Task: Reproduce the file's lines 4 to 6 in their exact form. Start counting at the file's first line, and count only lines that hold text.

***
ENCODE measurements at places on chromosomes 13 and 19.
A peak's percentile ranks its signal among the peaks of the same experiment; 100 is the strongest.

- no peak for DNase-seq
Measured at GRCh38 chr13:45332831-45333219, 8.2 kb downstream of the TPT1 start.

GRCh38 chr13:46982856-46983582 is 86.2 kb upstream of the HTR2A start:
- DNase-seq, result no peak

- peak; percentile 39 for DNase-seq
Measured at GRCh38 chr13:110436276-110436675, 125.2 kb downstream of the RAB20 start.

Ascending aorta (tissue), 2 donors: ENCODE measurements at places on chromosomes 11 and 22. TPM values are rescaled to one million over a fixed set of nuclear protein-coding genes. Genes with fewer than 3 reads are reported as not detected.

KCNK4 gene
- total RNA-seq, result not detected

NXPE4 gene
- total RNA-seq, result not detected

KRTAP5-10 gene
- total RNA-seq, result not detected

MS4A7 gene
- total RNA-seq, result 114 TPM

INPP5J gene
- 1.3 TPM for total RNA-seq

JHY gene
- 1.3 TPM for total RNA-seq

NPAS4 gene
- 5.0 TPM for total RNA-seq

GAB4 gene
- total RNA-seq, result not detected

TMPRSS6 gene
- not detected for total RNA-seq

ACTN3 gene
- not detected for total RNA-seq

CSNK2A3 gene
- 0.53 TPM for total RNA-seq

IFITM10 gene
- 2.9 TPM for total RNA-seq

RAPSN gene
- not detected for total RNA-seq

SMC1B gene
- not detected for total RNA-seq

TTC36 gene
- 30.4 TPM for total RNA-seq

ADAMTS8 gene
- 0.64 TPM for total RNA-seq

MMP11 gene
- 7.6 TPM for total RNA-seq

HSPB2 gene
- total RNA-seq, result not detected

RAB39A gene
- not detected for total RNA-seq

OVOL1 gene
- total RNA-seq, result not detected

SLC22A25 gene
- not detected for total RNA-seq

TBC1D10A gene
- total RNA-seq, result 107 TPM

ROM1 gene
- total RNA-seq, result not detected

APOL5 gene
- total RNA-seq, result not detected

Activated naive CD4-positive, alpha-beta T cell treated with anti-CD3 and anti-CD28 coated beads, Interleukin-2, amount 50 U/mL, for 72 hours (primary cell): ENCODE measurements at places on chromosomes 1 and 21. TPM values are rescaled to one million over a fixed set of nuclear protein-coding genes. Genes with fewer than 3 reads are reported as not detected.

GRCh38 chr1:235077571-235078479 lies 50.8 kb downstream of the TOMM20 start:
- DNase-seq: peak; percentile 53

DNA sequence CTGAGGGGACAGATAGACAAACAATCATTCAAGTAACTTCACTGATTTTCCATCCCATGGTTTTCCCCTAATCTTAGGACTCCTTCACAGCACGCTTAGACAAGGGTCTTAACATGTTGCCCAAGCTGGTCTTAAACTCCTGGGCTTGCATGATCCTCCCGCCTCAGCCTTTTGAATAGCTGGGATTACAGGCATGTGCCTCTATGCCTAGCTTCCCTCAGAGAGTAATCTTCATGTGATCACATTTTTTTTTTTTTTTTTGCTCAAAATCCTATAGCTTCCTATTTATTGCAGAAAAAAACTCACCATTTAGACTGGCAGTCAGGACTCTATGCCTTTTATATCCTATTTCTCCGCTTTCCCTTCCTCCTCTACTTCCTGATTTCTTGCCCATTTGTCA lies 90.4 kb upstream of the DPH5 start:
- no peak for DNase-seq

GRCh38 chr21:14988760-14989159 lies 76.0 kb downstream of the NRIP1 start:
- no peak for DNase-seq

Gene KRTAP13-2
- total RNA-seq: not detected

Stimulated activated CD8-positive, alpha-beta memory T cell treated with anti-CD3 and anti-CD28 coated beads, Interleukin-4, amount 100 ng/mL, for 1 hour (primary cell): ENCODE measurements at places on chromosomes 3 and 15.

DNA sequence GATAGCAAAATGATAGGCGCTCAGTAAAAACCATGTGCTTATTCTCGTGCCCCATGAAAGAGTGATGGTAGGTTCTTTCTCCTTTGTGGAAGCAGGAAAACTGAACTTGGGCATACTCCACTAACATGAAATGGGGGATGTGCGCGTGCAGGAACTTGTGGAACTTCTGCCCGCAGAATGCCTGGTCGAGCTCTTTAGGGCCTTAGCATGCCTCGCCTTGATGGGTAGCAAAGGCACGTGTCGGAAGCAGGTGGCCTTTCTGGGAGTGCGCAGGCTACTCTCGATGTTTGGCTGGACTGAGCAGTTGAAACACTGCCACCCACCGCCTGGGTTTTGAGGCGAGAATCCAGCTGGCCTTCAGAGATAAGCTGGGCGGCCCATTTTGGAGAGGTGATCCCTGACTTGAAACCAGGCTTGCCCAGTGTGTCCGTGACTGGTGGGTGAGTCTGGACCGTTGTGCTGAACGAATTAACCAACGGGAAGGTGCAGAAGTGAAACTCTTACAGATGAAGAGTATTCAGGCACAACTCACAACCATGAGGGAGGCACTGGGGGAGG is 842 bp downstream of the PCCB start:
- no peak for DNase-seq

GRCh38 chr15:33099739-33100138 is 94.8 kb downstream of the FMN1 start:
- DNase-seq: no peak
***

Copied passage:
Measured at GRCh38 chr13:45332831-45333219, 8.2 kb downstream of the TPT1 start.

GRCh38 chr13:46982856-46983582 is 86.2 kb upstream of the HTR2A start:
- DNase-seq, result no peak